“This artillery surrogate does not merit particular attention,” was the Russian General Staff’s 1913 assessment of the new weapon devised by Tsarist Army officers eight years earlier and first tested in combat against the Japanese during the siege of Port Arthur (now Lüshunkou in north-eastern China).

Neither field guns nor earlier giant, non-portable mortars had much in common with this new design of cannon. Consisting of an iron tube mounted on a wooden platform, instead of conventional shells it fired mines fitted with fins, at an angle of 45-65 degrees.

However, because the weapon’s mounting proved to be unstable during testing and its accuracy was questionable, the Tsar’s military chiefs decided to shelve the mine thrower.

On the eve of the First World War, no one could have guessed that this weapon so summarily rejected by the General Staff would become one of the most widely used armaments of the 20th Century.

Today, mortars are in service in regular armies and guerrilla forces, and while known by numerous names in different languages, their deadly firepower is undisputed. Few people, however, are aware that this weapon originated in Russia.

As was the case with many Russian innovations, the mortar was devised as a result of extreme circumstances. In 1904, Russia entered a war with Japan, but fighting brought mixed success. By the summer of 1904, the Russian Fleet’s main base in the Pacific, Port Arthur, was encircled and besieged by the Japanese.

While the city was protected by a powerful garrison, its strength did not prove decisive in the defense of the fortress, which was located in mountainous surroundings. Port Arthur was armed with direct fire heavy weapons, but their effectiveness was severely reduced in closed or restricted firing positions.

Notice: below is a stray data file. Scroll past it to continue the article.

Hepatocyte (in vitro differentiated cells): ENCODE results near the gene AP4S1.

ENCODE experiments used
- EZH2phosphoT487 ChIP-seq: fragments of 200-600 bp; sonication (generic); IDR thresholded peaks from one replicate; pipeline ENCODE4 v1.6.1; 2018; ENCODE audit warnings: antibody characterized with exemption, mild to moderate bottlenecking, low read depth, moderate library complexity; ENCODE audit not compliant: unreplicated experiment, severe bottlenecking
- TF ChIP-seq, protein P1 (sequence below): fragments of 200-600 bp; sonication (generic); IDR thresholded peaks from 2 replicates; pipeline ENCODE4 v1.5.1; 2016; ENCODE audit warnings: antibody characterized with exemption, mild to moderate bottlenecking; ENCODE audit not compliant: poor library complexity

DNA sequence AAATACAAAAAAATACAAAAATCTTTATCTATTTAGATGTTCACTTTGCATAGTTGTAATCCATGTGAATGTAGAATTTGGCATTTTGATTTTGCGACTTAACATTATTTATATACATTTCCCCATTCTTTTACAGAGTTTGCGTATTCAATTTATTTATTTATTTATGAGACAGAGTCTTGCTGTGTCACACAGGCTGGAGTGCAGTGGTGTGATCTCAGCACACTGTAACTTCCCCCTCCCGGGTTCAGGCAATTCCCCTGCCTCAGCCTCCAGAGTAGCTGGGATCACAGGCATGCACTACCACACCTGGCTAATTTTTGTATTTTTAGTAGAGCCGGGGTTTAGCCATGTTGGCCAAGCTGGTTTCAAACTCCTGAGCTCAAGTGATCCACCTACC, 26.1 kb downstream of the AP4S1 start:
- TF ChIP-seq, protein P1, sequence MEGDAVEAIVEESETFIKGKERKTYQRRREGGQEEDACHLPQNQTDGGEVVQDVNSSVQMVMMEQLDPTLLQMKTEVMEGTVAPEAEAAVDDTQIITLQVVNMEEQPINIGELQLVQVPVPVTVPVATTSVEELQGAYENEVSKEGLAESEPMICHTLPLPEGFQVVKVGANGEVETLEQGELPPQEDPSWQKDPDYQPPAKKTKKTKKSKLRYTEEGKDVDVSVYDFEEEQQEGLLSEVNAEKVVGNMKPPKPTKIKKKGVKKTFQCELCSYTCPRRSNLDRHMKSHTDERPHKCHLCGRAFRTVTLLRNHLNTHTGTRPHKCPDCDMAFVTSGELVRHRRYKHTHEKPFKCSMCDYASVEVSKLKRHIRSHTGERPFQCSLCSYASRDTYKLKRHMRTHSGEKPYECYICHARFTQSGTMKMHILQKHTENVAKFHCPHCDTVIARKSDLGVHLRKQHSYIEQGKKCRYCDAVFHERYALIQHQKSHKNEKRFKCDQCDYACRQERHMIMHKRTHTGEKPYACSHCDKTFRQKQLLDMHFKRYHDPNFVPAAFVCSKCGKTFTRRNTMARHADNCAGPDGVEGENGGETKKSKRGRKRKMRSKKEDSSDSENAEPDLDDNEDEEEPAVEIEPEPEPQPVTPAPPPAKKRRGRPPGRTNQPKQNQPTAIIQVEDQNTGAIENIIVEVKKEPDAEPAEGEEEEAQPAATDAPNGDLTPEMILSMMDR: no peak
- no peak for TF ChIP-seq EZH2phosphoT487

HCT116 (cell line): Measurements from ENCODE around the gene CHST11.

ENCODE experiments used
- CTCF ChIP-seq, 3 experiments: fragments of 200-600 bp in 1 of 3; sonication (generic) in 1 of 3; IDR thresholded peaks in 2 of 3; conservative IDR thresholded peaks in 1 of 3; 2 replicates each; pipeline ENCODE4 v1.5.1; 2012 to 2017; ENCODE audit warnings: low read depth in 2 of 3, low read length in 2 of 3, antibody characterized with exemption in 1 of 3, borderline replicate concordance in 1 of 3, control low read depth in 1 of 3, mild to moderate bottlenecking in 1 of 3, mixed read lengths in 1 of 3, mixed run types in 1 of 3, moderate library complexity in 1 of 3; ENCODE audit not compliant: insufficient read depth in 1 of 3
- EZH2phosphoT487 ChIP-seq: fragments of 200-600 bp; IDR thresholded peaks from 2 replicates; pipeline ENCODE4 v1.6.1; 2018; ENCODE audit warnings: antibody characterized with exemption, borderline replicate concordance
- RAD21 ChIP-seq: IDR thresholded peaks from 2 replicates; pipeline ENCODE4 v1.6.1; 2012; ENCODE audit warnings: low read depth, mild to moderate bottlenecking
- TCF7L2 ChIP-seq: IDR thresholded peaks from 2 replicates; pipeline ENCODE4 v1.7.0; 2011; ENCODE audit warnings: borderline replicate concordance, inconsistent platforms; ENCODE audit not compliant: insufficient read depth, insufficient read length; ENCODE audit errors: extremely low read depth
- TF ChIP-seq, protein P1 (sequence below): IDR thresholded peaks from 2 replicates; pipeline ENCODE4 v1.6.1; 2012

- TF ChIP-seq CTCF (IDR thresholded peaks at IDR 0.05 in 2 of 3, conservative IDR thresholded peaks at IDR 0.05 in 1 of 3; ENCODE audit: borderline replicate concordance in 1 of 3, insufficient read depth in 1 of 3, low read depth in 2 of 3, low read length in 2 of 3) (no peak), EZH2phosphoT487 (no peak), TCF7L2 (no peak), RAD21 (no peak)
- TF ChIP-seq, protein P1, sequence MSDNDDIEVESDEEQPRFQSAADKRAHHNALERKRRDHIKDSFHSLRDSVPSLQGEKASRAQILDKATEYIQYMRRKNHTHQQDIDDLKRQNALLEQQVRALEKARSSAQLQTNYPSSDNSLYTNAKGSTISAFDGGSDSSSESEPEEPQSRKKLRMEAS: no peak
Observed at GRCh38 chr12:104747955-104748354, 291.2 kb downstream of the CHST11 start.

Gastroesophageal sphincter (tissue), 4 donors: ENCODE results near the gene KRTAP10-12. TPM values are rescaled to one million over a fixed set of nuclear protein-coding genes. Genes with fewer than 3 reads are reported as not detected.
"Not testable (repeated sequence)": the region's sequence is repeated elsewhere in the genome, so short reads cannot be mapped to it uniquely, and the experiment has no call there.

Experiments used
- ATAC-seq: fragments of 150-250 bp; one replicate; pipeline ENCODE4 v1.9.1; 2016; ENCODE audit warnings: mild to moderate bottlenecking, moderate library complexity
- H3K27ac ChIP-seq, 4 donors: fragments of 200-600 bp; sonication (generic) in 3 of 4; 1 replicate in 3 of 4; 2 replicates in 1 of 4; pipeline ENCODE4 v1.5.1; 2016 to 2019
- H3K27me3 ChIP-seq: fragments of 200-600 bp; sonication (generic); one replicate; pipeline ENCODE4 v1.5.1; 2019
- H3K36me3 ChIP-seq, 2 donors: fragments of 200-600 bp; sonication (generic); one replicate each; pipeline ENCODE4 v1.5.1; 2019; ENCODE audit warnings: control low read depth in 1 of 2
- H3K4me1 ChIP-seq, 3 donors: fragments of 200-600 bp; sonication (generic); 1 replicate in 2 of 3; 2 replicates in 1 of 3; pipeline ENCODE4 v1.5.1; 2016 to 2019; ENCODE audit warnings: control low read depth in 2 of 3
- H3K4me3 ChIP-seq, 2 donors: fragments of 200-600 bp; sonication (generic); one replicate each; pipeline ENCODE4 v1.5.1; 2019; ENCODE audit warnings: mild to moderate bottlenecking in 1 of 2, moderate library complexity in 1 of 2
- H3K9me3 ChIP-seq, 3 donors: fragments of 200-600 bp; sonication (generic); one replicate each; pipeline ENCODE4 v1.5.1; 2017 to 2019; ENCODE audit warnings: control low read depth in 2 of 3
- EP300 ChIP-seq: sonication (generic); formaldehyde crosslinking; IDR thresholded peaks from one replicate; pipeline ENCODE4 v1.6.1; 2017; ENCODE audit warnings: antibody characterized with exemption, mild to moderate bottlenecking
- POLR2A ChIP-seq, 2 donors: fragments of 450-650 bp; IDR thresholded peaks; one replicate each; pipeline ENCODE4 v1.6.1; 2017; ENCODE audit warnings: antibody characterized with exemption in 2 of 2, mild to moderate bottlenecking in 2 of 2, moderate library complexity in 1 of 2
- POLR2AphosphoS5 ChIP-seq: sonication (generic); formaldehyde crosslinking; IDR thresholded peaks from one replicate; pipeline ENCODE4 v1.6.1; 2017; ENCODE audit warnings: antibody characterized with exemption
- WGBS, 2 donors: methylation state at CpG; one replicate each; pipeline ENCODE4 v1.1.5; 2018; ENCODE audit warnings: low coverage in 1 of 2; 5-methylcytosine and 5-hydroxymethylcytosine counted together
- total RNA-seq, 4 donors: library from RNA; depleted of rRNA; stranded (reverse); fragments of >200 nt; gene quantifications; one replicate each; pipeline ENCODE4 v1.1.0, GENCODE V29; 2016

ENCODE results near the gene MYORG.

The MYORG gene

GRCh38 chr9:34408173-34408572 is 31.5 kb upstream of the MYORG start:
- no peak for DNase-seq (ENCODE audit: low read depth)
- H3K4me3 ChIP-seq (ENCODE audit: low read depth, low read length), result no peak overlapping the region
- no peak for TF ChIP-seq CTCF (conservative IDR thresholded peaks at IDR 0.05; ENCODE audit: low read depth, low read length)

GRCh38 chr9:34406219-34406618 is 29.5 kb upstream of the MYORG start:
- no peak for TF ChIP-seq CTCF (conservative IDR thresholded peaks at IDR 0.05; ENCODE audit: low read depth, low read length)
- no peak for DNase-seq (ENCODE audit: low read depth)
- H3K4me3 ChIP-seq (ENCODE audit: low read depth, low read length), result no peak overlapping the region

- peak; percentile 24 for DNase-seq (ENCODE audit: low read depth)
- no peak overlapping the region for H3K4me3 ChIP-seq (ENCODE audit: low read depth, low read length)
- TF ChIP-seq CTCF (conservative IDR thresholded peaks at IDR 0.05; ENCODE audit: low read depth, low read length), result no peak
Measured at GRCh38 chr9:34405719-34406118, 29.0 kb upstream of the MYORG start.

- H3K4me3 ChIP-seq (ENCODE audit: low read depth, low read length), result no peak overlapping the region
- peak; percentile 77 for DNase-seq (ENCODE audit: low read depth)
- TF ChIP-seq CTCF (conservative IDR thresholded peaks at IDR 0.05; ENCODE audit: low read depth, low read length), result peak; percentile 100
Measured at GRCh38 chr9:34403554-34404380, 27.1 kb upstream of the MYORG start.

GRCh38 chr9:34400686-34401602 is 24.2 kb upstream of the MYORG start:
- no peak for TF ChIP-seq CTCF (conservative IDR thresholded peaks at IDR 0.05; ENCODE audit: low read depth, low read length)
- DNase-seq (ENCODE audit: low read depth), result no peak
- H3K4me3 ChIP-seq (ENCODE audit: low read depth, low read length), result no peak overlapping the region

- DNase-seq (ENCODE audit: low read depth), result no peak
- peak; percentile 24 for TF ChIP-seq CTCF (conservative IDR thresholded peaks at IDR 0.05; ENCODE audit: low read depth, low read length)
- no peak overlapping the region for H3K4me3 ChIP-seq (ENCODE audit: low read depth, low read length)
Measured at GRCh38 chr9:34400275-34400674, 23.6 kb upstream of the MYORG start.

The situation was addressed with some good old Russian knowhow: Obsolete bronze weapons were converted into portable mini-mortars, their barrels reinforced and mounted on wooden platforms to project mines rather than shells. The defenders of the fortress also used mine-throwing devices removed from warships, and, by using modified combinations of this equipment, a group of naval and army officers under the command of Captain Leonid Gobyato built the prototype of the modern mortar.

The maiden barrages produced devastating results as eight of the weapons systematically destroyed the Japanese field fortifications.

“As soon as we saw that the Japanese were digging a trench we would launched a few mines and force them to abandon the work,” Gobyato later recalled.

It was from the use of mines as ammunition for the captain’s weapon that its name minomet, or mine-thrower, was derived.

Even though Port Arthur eventually fell to the Japanese, the experience of its defense had not been in vain. From 1905 to 1914, Gobyato worked at getting the weapon mass-produced, but his efforts only plodded along until the First World War.

The Russian imperial military bureaucracy still lived in the era of cannons and giant cumbersome mortars, and it was only after the outbreak of hostilities in Europe that the generals were forced to return to the idea of the portable mortar. The specifics of trench warfare once again demonstrated that infantry could not operate without moveable armaments.

Consequently, Capt. Gobyato’s experience in this area was hastily revived, and mortars were put into crude mass production. The most widely used design, deployed by 1917, was the mortar of Captain Yevgeny Likhonin, which fired shells weighing 16, 28 and 36 kilos.

But mortars did not enable the Russian Empire to win this trench war, and they were rarely used in the more mobile Civil War.

Only on the eve of the Second World War did a group of Soviet engineers design and manufacture the first fully home-produced mortar, but Gobyato did not live to see the day, having been killed in action in 1915.

Nonetheless, he is still credited with the invention of one of the most effective mass-produced weapons of the modern age.